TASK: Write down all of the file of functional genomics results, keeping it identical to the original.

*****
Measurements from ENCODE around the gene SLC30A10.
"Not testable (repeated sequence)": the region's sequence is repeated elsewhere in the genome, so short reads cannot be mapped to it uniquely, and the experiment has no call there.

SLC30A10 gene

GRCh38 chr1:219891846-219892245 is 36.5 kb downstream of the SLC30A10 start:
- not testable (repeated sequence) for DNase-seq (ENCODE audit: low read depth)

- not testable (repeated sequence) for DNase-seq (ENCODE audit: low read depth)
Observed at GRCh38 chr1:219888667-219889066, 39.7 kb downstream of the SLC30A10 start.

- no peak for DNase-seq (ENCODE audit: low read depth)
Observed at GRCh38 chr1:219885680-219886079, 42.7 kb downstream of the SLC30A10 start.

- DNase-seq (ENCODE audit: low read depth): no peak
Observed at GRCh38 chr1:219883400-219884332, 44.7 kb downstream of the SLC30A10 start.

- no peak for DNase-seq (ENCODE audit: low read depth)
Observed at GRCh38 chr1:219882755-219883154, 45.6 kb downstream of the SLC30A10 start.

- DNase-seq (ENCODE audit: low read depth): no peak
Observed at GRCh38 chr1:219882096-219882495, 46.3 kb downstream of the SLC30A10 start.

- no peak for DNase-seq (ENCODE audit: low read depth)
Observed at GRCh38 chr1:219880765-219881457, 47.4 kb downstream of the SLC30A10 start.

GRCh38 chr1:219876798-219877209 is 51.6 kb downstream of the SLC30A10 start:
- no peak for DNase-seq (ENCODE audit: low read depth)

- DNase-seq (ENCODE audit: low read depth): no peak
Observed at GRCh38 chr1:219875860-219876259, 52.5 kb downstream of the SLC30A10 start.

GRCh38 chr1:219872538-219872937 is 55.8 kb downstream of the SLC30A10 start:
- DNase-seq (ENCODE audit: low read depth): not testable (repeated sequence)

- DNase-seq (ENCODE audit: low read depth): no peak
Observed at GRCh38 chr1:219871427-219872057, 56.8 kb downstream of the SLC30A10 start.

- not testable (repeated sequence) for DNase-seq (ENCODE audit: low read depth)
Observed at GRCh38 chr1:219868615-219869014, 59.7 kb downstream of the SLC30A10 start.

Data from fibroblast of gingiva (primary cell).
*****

Measurements from ENCODE around the gene SLC30A10.
"Not testable (repeated sequence)": the region's sequence is repeated elsewhere in the genome, so short reads cannot be mapped to it uniquely, and the experiment has no call there.

SLC30A10 gene

GRCh38 chr1:219891846-219892245 is 36.5 kb downstream of the SLC30A10 start:
- not testable (repeated sequence) for DNase-seq (ENCODE audit: low read depth)

- not testable (repeated sequence) for DNase-seq (ENCODE audit: low read depth)
Observed at GRCh38 chr1:219888667-219889066, 39.7 kb downstream of the SLC30A10 start.

- no peak for DNase-seq (ENCODE audit: low read depth)
Observed at GRCh38 chr1:219885680-219886079, 42.7 kb downstream of the SLC30A10 start.

- DNase-seq (ENCODE audit: low read depth): no peak
Observed at GRCh38 chr1:219883400-219884332, 44.7 kb downstream of the SLC30A10 start.

- no peak for DNase-seq (ENCODE audit: low read depth)
Observed at GRCh38 chr1:219882755-219883154, 45.6 kb downstream of the SLC30A10 start.

- DNase-seq (ENCODE audit: low read depth): no peak
Observed at GRCh38 chr1:219882096-219882495, 46.3 kb downstream of the SLC30A10 start.

- no peak for DNase-seq (ENCODE audit: low read depth)
Observed at GRCh38 chr1:219880765-219881457, 47.4 kb downstream of the SLC30A10 start.

GRCh38 chr1:219876798-219877209 is 51.6 kb downstream of the SLC30A10 start:
- no peak for DNase-seq (ENCODE audit: low read depth)

- DNase-seq (ENCODE audit: low read depth): no peak
Observed at GRCh38 chr1:219875860-219876259, 52.5 kb downstream of the SLC30A10 start.

GRCh38 chr1:219872538-219872937 is 55.8 kb downstream of the SLC30A10 start:
- DNase-seq (ENCODE audit: low read depth): not testable (repeated sequence)

- DNase-seq (ENCODE audit: low read depth): no peak
Observed at GRCh38 chr1:219871427-219872057, 56.8 kb downstream of the SLC30A10 start.

- not testable (repeated sequence) for DNase-seq (ENCODE audit: low read depth)
Observed at GRCh38 chr1:219868615-219869014, 59.7 kb downstream of the SLC30A10 start.

Data from fibroblast of gingiva (primary cell).